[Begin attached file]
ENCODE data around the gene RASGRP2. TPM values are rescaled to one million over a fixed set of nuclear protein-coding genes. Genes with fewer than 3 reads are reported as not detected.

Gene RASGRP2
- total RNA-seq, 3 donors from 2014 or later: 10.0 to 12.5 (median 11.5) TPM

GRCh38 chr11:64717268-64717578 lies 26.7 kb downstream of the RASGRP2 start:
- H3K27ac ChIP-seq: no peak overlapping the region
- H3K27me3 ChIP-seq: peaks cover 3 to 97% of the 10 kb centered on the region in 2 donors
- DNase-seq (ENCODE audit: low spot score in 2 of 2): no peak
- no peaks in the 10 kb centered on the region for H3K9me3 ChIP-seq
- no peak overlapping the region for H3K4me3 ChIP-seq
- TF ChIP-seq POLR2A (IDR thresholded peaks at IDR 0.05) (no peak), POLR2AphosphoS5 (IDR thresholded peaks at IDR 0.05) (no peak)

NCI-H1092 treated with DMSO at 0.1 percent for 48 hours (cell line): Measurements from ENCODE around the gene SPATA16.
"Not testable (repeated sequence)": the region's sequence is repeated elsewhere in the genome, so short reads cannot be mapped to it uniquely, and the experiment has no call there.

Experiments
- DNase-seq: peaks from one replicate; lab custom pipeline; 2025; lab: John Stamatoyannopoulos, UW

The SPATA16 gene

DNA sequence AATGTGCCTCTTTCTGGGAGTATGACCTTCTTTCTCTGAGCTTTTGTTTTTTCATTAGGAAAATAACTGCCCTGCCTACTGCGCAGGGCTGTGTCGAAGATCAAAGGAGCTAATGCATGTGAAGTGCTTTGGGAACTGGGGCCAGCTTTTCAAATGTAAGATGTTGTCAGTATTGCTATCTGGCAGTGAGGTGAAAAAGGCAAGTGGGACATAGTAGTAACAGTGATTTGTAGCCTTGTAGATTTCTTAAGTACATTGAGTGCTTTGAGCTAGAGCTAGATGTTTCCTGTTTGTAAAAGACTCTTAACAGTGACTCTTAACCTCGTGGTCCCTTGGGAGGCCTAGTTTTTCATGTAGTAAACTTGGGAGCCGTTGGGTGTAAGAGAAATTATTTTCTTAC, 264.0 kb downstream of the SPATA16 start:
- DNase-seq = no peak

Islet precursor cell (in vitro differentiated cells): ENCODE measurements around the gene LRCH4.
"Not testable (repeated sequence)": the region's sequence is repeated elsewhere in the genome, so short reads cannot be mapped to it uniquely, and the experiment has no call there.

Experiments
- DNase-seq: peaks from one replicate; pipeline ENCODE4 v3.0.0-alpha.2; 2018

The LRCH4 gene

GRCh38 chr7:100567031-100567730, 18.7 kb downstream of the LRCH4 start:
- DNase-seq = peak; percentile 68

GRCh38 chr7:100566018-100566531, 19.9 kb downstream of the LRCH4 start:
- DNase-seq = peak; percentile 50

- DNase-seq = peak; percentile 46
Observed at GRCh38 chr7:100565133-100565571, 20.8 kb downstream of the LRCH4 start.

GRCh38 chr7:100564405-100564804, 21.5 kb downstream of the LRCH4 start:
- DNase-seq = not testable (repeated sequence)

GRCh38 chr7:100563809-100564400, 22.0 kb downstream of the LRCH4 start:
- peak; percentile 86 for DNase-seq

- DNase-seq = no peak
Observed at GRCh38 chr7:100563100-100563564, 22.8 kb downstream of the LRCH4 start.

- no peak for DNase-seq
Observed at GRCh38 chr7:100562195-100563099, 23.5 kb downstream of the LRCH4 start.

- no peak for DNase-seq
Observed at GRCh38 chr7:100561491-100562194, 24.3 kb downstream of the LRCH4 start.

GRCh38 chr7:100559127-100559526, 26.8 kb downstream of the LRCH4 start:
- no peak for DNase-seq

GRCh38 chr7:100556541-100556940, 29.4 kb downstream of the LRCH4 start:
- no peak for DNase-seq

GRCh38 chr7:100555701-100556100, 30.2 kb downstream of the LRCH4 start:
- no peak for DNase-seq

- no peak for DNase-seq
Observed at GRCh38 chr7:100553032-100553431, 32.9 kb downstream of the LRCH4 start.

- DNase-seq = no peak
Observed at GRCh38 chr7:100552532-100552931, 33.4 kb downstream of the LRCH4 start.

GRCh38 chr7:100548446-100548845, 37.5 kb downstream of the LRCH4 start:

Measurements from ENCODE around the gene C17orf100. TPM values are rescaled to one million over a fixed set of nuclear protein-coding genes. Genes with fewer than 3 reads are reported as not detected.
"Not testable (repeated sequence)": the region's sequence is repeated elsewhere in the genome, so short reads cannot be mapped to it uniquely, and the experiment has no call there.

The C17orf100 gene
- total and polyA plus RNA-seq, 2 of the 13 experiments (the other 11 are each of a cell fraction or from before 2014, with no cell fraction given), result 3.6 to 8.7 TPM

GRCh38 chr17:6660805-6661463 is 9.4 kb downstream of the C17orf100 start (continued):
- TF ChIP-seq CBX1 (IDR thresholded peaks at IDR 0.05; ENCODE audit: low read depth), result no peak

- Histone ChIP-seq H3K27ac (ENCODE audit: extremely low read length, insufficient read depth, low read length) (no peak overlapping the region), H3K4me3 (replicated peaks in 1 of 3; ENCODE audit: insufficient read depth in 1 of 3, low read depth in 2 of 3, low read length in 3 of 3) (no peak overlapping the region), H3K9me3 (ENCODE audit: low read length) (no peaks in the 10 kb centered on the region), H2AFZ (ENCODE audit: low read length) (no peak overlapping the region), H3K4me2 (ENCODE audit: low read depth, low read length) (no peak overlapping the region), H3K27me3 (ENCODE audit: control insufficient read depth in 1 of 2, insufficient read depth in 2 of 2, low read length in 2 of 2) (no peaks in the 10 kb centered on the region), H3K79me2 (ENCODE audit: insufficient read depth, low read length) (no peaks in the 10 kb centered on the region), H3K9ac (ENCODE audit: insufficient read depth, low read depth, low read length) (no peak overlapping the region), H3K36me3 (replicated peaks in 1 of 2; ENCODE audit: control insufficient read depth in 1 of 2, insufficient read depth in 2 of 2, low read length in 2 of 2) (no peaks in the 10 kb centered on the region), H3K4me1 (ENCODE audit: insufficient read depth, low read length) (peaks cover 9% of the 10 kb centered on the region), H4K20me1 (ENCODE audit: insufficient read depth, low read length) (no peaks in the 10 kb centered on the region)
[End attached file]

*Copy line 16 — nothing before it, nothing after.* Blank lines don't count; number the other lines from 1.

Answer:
DNA sequence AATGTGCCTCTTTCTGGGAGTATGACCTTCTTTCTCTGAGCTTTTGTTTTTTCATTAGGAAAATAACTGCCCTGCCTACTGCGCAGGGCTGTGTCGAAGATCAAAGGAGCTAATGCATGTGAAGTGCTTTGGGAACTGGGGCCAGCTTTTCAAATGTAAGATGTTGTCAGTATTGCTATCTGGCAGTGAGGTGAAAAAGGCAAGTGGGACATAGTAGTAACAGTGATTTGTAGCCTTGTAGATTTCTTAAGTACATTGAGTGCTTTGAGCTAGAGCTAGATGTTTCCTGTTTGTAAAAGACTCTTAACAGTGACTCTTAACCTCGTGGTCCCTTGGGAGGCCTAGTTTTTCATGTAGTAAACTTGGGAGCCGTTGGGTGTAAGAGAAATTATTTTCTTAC, 264.0 kb downstream of the SPATA16 start: